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Facebook’s Building 8 research lab is no more

It’s not easy to translate DARPA’s fabled principles into world-changing successes.

Facebook’s Building 8 research lab is no more
Regina Dugan [Photo: Flickr user PopTech]

Business Insider’s Rob Price is reporting on the end of Building 8–a much-ballyhooed skunkworks within Facebook dedicated to wildly ambitious hardware research. Its Portal videophone is now a commercial project, and a recent reorg has shuffled its other projects elsewhere at Facebook. As Facebook VP for AR and VR Andrew Bosworth pointed out to me on Twitter, the shift is more about the end of the Building 8 branding than Facebook pulling back on bleeding-edge research. Still, it feels like a notable moment in a six-year-long saga that spans both Facebook and Google.

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Announced in 2016, Building 8 was originally headed by Regina Dugan, the former director of the U.S. Department of Defense’s iconic Defense Advanced Research Projects Agency. DARPA is known for its, well, innovative approach to innovation: It believes in small teams that work intensively on big ideas over relatively short periods of time, and sees failure not as an embarrassment but a necessary aspect of invention.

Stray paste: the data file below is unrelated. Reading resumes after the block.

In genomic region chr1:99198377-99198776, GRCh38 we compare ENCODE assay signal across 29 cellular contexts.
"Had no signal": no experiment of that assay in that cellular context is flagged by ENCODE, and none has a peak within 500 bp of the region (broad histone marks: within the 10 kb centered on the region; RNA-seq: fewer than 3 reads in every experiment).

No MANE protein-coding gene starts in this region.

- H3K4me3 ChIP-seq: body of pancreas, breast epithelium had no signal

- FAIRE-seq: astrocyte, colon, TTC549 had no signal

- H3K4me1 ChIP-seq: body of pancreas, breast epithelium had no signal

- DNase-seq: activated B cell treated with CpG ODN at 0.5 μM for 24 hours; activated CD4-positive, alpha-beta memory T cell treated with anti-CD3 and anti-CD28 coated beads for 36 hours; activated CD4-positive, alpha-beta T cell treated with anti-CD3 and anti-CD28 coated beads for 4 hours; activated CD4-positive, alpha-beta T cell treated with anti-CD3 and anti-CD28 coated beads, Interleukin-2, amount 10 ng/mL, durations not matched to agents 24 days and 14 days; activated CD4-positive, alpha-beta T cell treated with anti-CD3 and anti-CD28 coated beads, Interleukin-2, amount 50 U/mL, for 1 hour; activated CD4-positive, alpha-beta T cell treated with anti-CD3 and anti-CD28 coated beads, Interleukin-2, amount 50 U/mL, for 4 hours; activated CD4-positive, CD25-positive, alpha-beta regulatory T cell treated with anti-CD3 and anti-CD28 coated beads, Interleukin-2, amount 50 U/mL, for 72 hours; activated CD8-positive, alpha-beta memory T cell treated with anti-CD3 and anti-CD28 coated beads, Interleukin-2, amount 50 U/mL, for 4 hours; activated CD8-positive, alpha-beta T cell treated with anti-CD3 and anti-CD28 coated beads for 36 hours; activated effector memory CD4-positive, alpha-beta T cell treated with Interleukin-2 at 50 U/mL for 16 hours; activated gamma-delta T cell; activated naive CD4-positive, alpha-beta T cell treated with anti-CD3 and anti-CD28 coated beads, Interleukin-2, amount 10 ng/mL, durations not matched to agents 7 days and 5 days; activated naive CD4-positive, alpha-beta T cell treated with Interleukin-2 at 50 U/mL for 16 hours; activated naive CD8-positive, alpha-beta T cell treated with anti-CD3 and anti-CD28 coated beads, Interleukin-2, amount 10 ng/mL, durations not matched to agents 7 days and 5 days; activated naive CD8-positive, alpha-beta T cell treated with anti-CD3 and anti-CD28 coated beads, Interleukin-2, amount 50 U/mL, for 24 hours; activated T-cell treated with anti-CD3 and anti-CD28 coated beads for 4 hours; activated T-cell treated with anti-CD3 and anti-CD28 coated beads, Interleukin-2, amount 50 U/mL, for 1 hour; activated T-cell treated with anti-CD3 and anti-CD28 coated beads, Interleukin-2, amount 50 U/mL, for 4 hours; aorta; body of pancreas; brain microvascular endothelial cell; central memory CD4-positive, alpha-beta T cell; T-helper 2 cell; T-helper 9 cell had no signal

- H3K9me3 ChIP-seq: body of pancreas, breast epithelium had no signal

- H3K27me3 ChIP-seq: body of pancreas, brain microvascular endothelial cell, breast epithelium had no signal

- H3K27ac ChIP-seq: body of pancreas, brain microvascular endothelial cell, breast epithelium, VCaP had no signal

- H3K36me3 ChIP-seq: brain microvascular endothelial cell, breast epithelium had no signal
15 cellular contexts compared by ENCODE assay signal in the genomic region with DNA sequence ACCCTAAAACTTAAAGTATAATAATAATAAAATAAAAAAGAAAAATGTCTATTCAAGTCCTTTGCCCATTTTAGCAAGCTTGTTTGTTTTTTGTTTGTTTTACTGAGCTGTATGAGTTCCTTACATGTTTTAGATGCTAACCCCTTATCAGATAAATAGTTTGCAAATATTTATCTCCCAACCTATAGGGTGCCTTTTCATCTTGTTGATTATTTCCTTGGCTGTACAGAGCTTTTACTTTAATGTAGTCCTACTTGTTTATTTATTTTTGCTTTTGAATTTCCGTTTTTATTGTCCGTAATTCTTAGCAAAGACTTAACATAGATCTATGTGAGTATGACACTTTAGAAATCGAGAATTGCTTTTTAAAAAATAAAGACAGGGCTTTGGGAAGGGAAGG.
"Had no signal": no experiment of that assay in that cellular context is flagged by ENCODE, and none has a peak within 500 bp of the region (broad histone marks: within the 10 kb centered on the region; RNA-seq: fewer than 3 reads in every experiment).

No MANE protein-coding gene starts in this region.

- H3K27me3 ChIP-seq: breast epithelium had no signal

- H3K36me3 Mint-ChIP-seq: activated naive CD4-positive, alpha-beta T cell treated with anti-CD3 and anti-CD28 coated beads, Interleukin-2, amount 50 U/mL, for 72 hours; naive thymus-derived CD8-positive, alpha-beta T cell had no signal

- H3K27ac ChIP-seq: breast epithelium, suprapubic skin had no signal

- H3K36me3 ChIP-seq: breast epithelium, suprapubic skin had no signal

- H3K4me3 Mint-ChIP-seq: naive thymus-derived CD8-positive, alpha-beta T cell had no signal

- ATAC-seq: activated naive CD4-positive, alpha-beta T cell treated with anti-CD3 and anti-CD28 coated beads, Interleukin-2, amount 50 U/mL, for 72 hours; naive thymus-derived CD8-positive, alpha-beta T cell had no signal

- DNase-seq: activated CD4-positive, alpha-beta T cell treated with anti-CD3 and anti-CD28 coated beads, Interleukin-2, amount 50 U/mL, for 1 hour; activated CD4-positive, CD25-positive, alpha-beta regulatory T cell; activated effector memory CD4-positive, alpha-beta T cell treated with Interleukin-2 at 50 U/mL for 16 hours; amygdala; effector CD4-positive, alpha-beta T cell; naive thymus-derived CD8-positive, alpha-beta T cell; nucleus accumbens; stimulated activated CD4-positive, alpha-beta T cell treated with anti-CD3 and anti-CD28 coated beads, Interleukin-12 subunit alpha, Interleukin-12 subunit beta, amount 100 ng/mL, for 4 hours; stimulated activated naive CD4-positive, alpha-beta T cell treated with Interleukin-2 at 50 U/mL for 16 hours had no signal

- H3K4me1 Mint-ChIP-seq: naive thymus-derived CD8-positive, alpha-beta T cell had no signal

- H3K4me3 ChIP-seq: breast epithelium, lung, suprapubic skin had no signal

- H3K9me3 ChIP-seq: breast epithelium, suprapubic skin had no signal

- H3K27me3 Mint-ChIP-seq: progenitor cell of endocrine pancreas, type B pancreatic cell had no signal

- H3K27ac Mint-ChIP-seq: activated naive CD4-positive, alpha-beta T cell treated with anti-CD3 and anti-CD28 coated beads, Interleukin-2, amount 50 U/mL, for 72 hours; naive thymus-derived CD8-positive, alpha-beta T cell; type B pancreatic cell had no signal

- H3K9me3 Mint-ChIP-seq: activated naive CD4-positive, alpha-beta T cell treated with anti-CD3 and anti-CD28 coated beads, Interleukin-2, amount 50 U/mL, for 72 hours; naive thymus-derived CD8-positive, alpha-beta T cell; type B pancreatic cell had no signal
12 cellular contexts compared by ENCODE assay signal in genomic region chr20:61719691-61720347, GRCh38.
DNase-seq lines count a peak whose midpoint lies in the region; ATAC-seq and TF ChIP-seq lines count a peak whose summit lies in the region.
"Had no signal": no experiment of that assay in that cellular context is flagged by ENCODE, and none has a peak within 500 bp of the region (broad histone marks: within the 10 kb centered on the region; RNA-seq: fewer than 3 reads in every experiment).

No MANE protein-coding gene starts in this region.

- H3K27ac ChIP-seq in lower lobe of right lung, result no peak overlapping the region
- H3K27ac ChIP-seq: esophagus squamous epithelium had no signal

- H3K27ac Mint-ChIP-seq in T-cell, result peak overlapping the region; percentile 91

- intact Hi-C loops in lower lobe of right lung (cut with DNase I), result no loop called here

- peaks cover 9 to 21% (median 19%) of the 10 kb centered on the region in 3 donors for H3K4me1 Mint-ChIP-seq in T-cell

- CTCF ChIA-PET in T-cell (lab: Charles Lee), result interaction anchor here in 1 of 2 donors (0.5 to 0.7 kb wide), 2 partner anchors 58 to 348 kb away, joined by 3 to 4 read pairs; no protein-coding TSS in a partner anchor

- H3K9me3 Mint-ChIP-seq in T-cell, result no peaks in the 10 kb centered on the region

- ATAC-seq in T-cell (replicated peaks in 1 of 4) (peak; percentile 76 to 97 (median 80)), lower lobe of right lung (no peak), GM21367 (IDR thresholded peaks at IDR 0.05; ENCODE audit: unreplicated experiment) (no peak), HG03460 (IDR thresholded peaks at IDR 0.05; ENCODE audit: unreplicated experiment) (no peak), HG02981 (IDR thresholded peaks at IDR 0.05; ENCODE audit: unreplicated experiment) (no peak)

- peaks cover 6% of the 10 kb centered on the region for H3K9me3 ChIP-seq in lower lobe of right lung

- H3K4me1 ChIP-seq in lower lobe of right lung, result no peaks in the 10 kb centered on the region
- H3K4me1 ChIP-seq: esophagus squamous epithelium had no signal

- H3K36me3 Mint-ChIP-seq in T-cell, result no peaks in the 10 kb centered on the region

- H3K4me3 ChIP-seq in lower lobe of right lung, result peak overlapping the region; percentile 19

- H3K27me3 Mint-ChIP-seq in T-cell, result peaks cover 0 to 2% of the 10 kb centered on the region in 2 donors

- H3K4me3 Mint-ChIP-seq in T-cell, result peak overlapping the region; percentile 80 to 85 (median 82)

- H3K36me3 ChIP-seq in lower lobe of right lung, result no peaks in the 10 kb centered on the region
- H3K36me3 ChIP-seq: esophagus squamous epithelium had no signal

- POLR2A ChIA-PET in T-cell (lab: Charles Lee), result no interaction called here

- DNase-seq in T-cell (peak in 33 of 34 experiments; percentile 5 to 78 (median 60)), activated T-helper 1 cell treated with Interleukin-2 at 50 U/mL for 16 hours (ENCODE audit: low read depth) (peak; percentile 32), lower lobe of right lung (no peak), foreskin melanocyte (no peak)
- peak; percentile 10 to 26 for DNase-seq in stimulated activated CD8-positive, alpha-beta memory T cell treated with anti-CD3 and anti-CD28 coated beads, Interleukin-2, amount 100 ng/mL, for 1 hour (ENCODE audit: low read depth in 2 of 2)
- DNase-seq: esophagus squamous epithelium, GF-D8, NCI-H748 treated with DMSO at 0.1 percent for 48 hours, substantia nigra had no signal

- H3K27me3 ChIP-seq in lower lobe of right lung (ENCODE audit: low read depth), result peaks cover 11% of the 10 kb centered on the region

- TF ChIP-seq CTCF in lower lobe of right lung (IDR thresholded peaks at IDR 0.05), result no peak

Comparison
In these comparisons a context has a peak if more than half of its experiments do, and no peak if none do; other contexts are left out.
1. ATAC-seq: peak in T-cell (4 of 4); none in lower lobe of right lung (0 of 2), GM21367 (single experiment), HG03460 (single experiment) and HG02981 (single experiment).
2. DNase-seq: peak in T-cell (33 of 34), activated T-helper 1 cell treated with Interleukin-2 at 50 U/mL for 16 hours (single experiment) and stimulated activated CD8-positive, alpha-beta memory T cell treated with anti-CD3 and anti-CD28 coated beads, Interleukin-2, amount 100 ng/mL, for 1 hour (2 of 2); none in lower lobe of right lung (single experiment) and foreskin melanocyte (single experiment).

Prior to Building 8, Dugan headed a similar skunkworks for Google, ATAP (Advanced Technology and Projects), founded in 2012 and modeled on DARPA’s philosophies. (The group originated as part of Motorola, but Google kept it after selling Moto to Lenovo.) At ATAP, Dugan talked about way-out-there technologies such as an authentication system you could swallow. ATAP’s Tango 3D space mapping was subsumed by Google’s ARCore AR platform, and the Project Ara modular smartphone never reached consumers. But the lab’s Jacquard smart jacket project, a collaboration with Levi’s, remains extant. (It’s the primary subject of ATAP’s Twitter feed.)

At Facebook’s Building 8, Dugan waxed futuristic about stuff like technology to let you hear through your skin. Her group was also responsible for Portal, which recently shipped. By the time it reached the market, Dugan was gone, having announced her decision to leave Facebook in October 2017.

Officially, Facebook’s Portal group is the successor to Building 8. That is not out of whack with the practice at DARPA, which believes in nudging its fully realized creations out of the lab once they’re no longer experiments. And Business Insider’s Price reports that work continues on some of Building 8’s more visionary experiments, just within a different research arm called Facebook Reality Labs. But the fact that Dugan’s time at Google and Facebook didn’t seem to transform either company may be a sign that DARPA’s alluring philosophy is tough to turn into new research arms that are built to last.

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About the author

Harry McCracken is the technology editor for Fast Company, based in San Francisco. In past lives, he was editor at large for Time magazine, founder and editor of Technologizer, and editor of PC World.

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